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Trump’s stunning campaign rewrote all the rules. What about his presidency?
His candidacy was born in spectacle, nurtured on controversy, and careered from one self-inflicted disaster to another, overturning every rule of modern American politics along the way. With virtually no on-the-ground organization, lackadaisical support at best from the leaders of his own party, and outspent by a large margin in advertising, Donald J. Trump won the presidency with a campaign built around raucous rallies and a visceral appeal to a shrinking slice of the American electorate, the rural and small-town white working class. To say he did it his way is almost an understatement.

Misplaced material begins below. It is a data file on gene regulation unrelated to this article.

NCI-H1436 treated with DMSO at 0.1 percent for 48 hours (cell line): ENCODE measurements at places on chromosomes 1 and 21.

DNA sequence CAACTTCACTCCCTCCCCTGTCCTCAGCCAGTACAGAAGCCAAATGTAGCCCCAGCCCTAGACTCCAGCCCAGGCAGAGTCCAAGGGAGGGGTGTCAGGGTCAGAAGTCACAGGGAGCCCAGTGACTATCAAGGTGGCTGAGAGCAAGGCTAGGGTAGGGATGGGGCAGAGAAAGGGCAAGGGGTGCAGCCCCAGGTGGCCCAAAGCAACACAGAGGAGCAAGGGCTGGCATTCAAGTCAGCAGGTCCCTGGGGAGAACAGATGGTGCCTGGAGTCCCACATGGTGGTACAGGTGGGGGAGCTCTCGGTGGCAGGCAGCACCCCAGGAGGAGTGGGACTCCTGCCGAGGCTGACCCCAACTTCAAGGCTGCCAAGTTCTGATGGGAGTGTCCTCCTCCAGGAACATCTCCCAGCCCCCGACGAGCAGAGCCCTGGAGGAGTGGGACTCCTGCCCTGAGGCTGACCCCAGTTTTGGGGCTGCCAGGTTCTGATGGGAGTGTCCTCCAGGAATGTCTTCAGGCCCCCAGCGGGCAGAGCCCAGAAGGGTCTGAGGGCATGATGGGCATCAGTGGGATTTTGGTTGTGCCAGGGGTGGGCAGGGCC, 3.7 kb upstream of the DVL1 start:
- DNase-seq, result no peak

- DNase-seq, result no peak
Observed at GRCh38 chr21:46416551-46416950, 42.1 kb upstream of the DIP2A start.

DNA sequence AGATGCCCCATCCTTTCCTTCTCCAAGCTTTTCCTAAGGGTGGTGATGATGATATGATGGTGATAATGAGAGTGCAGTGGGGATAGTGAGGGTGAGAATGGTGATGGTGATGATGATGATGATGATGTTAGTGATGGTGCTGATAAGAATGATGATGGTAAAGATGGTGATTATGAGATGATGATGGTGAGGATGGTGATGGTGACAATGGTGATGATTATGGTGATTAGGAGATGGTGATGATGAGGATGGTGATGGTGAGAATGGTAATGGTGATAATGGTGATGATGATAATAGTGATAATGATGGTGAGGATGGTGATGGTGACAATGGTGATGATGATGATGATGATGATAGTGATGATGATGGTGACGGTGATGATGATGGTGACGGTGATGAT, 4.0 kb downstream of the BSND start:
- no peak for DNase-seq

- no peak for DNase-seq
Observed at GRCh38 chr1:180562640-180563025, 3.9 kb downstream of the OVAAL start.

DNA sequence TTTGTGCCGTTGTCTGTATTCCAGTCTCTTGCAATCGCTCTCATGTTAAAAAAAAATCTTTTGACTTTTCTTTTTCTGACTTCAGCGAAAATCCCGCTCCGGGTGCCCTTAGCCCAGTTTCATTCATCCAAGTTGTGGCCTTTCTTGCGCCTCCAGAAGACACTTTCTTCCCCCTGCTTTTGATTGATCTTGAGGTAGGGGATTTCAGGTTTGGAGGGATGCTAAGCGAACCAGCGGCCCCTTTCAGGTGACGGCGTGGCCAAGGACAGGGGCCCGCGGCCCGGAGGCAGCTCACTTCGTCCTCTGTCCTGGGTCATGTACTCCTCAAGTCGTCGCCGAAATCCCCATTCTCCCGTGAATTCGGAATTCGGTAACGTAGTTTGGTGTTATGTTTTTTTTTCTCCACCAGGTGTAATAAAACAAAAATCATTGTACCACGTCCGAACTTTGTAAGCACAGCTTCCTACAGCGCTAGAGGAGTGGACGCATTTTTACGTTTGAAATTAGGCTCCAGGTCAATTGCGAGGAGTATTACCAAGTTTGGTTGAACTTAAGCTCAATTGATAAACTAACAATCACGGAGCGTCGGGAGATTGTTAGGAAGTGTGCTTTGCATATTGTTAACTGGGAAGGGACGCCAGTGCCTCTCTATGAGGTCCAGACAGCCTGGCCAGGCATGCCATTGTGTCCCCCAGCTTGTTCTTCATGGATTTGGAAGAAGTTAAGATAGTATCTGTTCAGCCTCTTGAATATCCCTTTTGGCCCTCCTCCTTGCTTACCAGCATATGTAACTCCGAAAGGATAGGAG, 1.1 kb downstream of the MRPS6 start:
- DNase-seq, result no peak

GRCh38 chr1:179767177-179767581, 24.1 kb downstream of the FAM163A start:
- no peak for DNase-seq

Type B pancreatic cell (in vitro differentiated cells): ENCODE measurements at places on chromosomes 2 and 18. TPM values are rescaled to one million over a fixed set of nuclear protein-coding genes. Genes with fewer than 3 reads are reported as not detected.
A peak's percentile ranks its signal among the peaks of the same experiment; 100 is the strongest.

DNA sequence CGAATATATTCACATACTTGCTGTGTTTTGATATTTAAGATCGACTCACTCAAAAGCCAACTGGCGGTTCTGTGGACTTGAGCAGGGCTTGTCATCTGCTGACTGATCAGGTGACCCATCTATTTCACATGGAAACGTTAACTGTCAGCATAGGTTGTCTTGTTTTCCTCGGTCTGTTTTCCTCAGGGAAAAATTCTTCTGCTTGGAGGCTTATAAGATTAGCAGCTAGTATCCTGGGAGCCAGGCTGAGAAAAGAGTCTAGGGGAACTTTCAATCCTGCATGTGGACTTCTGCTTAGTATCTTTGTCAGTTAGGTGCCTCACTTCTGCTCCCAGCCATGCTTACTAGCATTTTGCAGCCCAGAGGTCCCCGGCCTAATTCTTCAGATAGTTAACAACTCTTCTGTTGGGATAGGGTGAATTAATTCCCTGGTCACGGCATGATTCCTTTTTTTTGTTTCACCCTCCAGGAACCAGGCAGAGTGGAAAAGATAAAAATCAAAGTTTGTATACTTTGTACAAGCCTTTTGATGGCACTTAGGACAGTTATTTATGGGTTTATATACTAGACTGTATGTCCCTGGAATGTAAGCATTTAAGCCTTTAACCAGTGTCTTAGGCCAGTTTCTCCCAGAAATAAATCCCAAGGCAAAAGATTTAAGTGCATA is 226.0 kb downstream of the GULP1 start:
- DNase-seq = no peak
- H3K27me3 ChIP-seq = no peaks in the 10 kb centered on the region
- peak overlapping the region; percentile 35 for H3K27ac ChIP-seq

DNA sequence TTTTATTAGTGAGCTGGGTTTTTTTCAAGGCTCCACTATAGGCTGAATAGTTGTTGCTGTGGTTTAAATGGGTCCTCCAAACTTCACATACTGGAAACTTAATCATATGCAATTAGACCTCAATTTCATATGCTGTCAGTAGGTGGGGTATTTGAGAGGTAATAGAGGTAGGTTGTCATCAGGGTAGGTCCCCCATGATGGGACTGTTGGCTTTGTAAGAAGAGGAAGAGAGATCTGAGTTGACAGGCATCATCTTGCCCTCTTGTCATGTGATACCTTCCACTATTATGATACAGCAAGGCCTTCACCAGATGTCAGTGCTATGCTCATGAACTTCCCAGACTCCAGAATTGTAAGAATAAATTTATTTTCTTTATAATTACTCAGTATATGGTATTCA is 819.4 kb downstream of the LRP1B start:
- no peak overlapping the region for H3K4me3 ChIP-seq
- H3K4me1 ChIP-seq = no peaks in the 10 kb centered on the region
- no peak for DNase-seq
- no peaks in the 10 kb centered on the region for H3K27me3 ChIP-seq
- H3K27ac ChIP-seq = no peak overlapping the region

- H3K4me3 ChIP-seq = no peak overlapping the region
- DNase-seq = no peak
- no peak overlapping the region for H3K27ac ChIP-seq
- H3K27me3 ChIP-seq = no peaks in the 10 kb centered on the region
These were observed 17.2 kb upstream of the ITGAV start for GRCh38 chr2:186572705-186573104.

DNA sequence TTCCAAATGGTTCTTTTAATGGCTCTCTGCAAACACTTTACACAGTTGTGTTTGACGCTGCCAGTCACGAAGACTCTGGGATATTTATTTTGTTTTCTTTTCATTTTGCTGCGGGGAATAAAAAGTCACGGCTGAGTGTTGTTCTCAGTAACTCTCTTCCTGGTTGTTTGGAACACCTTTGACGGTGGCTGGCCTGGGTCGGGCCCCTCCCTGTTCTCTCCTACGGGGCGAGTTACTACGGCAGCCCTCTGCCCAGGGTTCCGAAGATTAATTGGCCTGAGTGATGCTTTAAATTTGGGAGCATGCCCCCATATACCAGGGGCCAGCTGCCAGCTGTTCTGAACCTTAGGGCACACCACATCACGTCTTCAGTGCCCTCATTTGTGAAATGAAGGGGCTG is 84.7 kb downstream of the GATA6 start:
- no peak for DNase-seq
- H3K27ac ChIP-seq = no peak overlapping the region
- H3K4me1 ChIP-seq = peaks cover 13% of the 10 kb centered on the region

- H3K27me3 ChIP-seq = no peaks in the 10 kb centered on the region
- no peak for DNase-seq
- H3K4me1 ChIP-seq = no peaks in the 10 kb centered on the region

He was helped by running against a deeply unpopular opponent. Historians will debate how much damage was done to Hillary Clinton during the week that the FBI kept the country in suspense over a renewed investigation of her emails, but her troubles with the electorate began long before and ran deeper. She took a hit in the primary from the left wing of her party, and analysts will be poring over exit polls to figure out whether the Sanders voters defected in numbers large enough to affect the outcome. But in the end, Americans just didn’t like or trust Clinton, and the chance to make history by electing the first woman president of the United States didn’t bring enough women to her side to offset Trump’s huge advantage among white men.